Judge Threatens New Sanctions Against Would-Be Facebook Owner

Paul Ceglia

Likening his legal tactics to a “fishing expedition,” a federal judge is threatening to impose more monetary sanctions against a Buffalo man who claims in a lawsuit that he owns half of Facebook.

Paul Ceglia alleges in a 2-year-old lawsuit that Facebook chief Mark Zuckerberg promised him half the company when Zuckerberg was a Harvard University student in 2003. Ceglia claims he has the e-mailed contract to prove it, while Zuckerberg claims it and other e-mails are fabricated.

At stake is control over the social-networking company that just went public, now with a $66 billion market cap.

Ceglia has already coughed up $97,000 in sanctions and fees for stonewalling an order to provide his passwords to e-mail accounts so Facebook’s forensics experts could examine them.

U.S. Magistrate Leslie Foschio on Thursday gave Ceglia’s legal team 10 days to explain why Ceglia shouldn’t pay fines because of his latest legal tactics. The various motions, including one to disqualify Facebook’s lawyers, “gives rise to more than suspicion that such motions were filed solely to unreasonably and vexatiously multiply the proceedings,” Foschio wrote.

What’s more, Foschio ordered Ceglia, of New York, to hand over a potentially damaging document that could explain why one of his eight law firms left the legal fight. Because of a procedural error, Foschio said the document is no longer privileged.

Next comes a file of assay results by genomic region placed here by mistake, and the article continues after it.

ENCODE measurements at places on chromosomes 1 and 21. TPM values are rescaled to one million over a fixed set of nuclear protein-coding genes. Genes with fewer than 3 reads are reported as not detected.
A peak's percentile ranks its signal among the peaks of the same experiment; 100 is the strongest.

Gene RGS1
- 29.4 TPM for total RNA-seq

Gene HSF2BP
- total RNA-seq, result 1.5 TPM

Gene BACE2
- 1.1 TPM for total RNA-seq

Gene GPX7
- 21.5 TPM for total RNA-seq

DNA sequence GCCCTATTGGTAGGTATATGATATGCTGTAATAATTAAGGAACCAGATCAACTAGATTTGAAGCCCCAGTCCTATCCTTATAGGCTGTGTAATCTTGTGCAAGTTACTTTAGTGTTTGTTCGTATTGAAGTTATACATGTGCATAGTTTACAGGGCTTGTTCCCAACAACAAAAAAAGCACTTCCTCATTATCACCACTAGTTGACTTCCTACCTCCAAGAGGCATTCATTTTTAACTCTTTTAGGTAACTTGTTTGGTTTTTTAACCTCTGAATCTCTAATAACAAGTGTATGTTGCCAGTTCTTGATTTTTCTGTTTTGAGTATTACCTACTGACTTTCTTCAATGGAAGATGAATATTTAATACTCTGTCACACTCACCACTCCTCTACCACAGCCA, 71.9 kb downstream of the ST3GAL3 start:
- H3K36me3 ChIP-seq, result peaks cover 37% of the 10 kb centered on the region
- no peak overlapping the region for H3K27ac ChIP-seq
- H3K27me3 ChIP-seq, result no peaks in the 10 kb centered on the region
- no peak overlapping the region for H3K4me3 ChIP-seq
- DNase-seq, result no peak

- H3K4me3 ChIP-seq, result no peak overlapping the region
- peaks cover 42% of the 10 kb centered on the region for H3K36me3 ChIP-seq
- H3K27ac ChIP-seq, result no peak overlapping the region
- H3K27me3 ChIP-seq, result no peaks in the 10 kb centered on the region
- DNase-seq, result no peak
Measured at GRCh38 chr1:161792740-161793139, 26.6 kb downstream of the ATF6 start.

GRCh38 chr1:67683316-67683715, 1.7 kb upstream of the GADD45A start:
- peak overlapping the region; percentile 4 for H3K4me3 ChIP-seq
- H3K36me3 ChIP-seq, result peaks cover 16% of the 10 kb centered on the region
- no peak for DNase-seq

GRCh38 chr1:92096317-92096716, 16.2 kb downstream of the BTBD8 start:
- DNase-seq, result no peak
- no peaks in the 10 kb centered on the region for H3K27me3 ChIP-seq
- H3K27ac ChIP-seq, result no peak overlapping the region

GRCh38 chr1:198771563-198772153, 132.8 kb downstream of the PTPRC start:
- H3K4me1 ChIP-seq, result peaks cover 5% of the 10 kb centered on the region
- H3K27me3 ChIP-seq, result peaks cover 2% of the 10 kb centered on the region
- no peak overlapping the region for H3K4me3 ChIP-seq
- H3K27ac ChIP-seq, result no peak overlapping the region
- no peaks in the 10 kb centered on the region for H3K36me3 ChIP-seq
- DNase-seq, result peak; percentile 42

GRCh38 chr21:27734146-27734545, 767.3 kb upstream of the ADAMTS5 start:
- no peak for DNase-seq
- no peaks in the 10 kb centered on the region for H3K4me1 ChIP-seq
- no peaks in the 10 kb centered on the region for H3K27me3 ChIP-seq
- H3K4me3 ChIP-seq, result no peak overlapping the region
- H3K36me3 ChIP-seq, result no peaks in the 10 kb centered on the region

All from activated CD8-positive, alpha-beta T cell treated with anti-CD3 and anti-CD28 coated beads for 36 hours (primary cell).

Facebook, the defendant in the case, believes the document “will establish that the Kasowitz law firm decided to withdraw as co-counsel for plaintiff upon learning that certain forensic experts retained by plaintiff had determined the contract is a forgery,” Foschio wrote. (.pdf)

Facebook’s experts say forensic evidence, including an examination of Ceglia’s hard drive, proves that Ceglia had forged e-mails and a 2003 contract between himself and Zuckerberg — a contract that is at the center of Ceglia’s New York federal court lawsuit. Zuckerberg has maintained that the contract only involved Ceglia hiring Zuckerberg to work on Ceglia’s then-StreetFax company nearly a decade ago.

Ceglia alleges the contract included fronting Zuckerberg $2,000 in exchange for half of Facebook when Zuckerberg was a young Harvard University computer science student.

Ceglia’s experts have concluded that the contract was “an authentic, unaltered document.” (.pdf)

Litigation is pending. No hearing date has been set.